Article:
Only a part of Viktor Ullmann's work has been found so far. Before the outbreak of the Second World War Ullmann wrote some forty works, mostly orchestral, chamber and piano compositions and two operas. His literary works and approximately twenty fragments of his almost finished or complete compositions written in Theresienstadt have also been preserved. Since the late 1970s Ullmann s music has been enjoying revived interest. His opera from Theresienstadt, written on a libretto by Peter Kien and called Der Kaiser von Atlantis (The Emperor of Atlantis) op. 49, has been staged several t?mes since then, as so have Ullmann's piano sonatas, Theresienstadt string quartet and songs. In stylistic terms, Ullmann s early compositions bear traces of Schönberg s influences; his works from the 1930s are polytonal in the classical formal framework, while Mahlerian inspiration is discernible in Ullmann s remarkable songs.
Peter Kien (born Varnsdorf, Czech Republic, 1 January 1919, died at the age of twenty-five in Auschwitz, October 1944) was a Jewish artist and poet. His visual and literary works reflected his experiences in the concentration camp at Theresienstadt (Terezin), where he was imprisoned as a Jew during World War II. Kien's watercolor drawings, created in secret on stolen paper, vividly depict the brutality of daily life in a camp the Nazis portrayed to the world as a "model Jewish community". As an author he is best known for his libretto to Viktor Ullmann's opera "The Emperor of Atlantis" (1944). Born Frantisek Petr Kien in the Czech border town of Varnsdorf, he studied in Brno and entered the Prague Art Academy in 1936. He continued to study privately after the Germans shut down Czechoslovakia's universities and art schools in 1939, finding inspiration in Expressionism and Kafka.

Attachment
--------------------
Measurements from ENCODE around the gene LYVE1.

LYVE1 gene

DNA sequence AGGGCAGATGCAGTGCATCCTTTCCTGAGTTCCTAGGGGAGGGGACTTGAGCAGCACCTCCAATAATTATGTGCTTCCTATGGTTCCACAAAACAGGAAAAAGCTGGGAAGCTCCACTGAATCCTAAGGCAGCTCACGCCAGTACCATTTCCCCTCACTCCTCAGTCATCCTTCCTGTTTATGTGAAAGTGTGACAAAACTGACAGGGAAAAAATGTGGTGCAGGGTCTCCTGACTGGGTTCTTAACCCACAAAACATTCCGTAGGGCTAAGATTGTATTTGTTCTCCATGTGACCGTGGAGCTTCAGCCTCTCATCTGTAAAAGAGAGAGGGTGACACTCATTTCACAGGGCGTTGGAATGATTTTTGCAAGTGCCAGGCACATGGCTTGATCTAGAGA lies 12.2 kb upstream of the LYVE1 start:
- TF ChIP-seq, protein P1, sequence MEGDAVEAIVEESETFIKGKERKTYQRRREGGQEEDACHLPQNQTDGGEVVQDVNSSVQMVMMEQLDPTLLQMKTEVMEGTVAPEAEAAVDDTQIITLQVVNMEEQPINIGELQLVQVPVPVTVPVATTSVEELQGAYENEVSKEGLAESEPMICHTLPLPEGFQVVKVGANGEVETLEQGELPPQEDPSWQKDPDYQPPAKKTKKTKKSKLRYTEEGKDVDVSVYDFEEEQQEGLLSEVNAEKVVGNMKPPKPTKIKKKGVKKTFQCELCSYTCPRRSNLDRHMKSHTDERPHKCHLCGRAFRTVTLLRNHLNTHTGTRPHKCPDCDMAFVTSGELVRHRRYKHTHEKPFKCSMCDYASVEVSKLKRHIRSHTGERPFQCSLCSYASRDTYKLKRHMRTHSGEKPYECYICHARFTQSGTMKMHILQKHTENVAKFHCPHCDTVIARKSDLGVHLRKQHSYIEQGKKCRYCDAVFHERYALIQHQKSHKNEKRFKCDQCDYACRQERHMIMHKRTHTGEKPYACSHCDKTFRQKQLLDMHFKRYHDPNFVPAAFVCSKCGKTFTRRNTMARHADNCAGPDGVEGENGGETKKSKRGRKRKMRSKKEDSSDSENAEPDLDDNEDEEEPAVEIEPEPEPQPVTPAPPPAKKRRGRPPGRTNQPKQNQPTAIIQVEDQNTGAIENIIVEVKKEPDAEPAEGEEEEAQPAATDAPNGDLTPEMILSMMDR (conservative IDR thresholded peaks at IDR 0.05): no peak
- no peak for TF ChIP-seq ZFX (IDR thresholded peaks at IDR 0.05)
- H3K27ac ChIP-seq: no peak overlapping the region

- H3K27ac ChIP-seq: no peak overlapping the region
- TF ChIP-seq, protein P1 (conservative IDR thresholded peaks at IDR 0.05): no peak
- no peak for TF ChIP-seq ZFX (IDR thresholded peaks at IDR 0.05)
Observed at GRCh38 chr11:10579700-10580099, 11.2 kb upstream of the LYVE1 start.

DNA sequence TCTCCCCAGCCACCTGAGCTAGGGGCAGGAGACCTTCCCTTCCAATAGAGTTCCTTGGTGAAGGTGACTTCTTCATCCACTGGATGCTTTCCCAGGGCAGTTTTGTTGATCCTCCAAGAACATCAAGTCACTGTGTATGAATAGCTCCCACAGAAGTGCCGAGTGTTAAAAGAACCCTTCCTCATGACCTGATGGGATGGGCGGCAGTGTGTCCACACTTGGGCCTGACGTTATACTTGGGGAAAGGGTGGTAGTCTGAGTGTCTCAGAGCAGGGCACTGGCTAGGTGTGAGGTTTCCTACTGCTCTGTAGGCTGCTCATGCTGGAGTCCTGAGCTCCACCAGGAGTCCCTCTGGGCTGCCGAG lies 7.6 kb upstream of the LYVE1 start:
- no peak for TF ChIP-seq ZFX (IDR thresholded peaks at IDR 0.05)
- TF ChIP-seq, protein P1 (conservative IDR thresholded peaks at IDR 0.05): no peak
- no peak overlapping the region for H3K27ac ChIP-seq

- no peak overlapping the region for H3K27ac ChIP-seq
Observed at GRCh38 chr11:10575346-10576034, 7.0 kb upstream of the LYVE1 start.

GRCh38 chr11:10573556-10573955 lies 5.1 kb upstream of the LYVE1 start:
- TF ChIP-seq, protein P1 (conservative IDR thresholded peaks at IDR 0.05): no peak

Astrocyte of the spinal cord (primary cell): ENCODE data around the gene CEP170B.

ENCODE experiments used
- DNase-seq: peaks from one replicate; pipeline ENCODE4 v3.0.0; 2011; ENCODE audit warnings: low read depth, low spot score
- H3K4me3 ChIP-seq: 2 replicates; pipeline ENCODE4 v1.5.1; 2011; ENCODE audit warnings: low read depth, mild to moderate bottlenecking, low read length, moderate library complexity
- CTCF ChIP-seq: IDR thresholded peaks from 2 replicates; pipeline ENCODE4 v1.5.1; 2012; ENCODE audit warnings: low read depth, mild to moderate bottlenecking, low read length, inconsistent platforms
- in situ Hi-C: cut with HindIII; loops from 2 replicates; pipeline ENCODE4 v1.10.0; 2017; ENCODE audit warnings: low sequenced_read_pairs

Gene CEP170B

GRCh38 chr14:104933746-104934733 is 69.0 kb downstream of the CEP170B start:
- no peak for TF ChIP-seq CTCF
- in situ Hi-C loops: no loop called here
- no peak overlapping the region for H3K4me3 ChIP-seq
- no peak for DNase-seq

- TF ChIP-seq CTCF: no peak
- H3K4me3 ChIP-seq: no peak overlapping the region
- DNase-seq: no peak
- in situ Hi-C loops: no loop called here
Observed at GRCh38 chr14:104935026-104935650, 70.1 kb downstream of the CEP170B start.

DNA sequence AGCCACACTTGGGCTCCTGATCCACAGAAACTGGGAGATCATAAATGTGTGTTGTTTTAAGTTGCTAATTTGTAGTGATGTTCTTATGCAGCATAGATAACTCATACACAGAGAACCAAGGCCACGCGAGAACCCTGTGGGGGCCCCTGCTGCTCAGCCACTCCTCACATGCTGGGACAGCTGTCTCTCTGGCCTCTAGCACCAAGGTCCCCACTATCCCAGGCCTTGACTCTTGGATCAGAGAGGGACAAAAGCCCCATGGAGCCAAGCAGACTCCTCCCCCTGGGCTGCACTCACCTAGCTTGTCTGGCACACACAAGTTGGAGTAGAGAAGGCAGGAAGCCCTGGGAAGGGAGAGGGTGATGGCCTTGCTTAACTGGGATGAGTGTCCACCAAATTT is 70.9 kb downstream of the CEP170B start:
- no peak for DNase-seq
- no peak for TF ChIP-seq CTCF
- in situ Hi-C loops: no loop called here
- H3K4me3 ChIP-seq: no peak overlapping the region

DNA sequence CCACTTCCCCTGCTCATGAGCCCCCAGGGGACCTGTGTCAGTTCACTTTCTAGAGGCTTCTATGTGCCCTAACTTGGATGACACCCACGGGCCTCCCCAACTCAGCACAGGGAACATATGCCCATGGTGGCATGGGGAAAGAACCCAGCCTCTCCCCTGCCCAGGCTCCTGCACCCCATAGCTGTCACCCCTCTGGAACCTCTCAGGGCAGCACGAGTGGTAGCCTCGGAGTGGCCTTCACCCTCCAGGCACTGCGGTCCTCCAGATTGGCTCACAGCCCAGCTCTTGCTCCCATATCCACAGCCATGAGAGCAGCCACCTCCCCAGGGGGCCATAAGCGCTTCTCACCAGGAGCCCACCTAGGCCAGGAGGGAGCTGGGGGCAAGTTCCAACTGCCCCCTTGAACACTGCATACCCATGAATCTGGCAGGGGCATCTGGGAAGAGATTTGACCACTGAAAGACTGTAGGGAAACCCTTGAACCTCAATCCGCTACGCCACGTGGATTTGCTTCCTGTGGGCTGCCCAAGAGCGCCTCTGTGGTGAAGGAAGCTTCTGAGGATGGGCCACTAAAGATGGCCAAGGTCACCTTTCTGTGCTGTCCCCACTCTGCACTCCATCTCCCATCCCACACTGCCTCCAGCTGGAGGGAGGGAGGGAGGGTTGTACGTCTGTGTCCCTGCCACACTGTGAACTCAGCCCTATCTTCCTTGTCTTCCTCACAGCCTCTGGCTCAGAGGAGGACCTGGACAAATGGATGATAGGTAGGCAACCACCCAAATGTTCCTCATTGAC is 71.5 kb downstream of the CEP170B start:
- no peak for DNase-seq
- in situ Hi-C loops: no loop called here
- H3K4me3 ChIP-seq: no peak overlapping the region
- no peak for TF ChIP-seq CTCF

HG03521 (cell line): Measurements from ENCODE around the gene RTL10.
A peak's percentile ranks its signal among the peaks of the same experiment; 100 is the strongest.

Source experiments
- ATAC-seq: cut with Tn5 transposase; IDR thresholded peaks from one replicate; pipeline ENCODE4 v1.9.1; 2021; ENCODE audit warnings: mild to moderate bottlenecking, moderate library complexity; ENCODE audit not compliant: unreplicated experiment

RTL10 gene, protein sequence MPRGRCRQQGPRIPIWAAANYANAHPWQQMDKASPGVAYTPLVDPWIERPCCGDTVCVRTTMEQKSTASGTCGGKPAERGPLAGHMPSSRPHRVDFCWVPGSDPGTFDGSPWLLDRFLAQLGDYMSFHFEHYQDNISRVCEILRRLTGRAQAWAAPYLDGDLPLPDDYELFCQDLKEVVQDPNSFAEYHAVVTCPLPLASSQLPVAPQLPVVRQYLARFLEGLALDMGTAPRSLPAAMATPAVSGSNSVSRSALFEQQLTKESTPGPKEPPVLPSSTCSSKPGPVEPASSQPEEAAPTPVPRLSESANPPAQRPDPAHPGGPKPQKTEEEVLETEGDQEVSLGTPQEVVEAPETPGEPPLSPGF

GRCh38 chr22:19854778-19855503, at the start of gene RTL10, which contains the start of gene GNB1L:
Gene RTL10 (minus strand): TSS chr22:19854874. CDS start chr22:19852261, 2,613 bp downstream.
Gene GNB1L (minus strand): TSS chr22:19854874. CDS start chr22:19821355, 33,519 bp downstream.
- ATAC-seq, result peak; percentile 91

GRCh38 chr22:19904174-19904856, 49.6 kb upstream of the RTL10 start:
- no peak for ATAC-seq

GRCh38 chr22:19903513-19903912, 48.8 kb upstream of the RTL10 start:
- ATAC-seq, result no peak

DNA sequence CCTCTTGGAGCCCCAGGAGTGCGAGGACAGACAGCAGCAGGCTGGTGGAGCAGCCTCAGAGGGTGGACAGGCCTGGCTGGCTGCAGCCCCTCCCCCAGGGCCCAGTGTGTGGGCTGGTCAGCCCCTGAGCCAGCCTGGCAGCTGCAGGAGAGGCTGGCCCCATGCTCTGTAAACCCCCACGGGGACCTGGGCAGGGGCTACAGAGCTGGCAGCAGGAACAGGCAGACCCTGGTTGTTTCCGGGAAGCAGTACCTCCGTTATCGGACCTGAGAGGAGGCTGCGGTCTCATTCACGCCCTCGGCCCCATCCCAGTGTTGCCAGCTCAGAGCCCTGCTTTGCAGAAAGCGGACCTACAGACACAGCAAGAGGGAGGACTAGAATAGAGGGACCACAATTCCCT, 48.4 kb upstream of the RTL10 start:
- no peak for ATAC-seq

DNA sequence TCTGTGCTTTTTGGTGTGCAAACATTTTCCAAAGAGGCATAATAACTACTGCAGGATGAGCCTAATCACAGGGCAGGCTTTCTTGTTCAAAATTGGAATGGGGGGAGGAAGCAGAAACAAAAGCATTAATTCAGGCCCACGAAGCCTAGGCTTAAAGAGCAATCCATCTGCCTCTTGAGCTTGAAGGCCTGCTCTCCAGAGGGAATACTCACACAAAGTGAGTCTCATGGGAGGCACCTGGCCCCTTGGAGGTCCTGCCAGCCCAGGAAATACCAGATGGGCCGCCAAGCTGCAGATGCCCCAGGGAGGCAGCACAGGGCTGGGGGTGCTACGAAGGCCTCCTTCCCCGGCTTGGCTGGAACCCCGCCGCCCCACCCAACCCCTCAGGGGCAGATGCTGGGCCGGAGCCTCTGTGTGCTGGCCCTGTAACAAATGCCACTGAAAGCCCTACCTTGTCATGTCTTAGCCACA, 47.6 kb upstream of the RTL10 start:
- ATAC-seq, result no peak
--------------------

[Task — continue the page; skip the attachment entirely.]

In December 1941 Kien was deported to Theresienstadt. Assigned as a draftsman to the "Technical Office of Self-Administration", he took part in the camp's bustling cultural scene by sketching portraits and writing poetry; his documentary drawings, shown only to a trusted few, would have gotten him shot had they been discovered. Kien's verse cycle "Town of Plague" (1943) and satirical play "Puppets" (1943, now lost) led to an invitation from composer Ullmann to collaborate on "The Emperor of Atlantis". An allegorical tale of a crazed monarch whose hunger to destroy all mankind causes Death himself to rebel, it received one rehearsal in the Spring of 1944 before it was banned by the camp commandant for its veiled attack of Hitler. Unfazed by this setback, the author and Ullmann decided their next project would be an opera about Joan of Arc. The Nazis decided otherwise.
On October 16, 1944, Kien, his wife and parents were among the thousands put on a transport to Auschwitz. He was not sent to the gas chambers but died from disease, probably typhus, at the end of the month. He was 25. His family also perished. Interest in Kien's work was substantially renewed after "The Emperor of Atlantis" was finally premiered in 1975. In 2005 a memorial plaque was dedicated to him at the Gymnasium of his native Varnsdorf. (bio by: Robert Edwards)
Orff was born in Munich on July the 10th 1895. He studied at the Munich Academy of Music until 1914. He then served in the military during World War I. Afterwards, he held various positions at opera houses in Mannheim and Darmstadt, later to return to Munich to pursue further his music studies.